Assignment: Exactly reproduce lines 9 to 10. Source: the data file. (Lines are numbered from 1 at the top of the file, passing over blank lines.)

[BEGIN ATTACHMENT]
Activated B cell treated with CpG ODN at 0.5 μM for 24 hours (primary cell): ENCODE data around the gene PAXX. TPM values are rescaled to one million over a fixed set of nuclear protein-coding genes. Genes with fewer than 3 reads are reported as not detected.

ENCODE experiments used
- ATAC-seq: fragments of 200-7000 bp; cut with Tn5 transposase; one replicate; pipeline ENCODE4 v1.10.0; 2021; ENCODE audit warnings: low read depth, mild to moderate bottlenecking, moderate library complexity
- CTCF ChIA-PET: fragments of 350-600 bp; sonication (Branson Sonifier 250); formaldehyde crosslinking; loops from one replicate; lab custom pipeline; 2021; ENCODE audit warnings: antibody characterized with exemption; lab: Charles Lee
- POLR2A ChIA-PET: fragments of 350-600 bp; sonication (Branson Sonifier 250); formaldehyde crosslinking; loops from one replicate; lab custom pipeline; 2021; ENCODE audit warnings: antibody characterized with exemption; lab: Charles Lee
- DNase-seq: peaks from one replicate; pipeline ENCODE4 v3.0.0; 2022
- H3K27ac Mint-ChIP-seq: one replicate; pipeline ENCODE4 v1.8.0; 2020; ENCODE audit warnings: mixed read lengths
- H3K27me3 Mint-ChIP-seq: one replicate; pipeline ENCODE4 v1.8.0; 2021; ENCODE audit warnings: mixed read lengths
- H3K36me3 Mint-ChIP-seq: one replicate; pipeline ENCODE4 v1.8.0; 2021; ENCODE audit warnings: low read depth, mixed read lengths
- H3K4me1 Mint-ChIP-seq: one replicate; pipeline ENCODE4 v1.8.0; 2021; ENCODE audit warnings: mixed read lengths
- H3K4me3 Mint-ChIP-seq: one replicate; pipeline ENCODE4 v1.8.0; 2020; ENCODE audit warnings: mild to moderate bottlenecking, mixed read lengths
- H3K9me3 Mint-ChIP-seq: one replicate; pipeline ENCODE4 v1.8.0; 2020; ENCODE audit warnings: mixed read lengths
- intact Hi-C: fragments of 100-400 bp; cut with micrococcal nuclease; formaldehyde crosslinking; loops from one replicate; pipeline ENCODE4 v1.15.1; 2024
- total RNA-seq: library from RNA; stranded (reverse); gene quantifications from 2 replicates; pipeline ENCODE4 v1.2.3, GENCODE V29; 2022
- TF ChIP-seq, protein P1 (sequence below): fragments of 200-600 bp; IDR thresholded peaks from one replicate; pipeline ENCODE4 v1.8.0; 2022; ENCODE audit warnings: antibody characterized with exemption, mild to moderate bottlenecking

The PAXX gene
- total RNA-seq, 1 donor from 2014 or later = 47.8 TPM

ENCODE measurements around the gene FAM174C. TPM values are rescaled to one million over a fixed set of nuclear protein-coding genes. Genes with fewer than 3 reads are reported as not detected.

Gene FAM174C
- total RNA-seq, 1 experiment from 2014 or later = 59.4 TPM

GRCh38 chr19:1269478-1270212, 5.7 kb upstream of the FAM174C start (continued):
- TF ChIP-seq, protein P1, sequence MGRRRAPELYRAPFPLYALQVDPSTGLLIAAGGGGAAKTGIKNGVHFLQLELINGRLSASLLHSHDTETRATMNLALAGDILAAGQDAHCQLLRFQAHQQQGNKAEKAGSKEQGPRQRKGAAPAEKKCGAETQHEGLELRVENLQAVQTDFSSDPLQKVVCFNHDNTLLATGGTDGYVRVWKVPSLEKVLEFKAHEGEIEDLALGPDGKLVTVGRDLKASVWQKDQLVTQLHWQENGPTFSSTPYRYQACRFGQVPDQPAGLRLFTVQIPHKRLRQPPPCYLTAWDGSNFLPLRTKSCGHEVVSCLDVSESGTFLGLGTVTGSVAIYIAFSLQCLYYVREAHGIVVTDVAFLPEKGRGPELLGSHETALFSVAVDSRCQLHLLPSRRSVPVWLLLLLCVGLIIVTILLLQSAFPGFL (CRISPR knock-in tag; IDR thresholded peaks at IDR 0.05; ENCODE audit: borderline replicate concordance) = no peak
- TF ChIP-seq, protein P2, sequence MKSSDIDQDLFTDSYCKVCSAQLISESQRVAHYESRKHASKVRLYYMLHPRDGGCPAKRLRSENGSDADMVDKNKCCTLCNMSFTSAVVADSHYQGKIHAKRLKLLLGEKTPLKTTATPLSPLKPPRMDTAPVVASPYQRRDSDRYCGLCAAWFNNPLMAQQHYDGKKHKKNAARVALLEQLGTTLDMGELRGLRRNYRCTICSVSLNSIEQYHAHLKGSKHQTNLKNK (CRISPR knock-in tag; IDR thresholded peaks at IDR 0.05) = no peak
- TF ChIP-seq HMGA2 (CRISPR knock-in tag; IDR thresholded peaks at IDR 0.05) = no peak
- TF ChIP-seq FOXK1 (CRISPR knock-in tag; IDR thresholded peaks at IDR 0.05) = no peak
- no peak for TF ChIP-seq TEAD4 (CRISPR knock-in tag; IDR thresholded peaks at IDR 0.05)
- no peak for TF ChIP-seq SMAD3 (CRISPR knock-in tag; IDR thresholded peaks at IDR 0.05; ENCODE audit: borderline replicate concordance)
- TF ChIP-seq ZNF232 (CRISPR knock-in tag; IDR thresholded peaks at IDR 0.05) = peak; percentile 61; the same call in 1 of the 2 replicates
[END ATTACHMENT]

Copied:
- H3K36me3 Mint-ChIP-seq: one replicate; pipeline ENCODE4 v1.8.0; 2021; ENCODE audit warnings: low read depth, mixed read lengths
- H3K4me1 Mint-ChIP-seq: one replicate; pipeline ENCODE4 v1.8.0; 2021; ENCODE audit warnings: mixed read lengths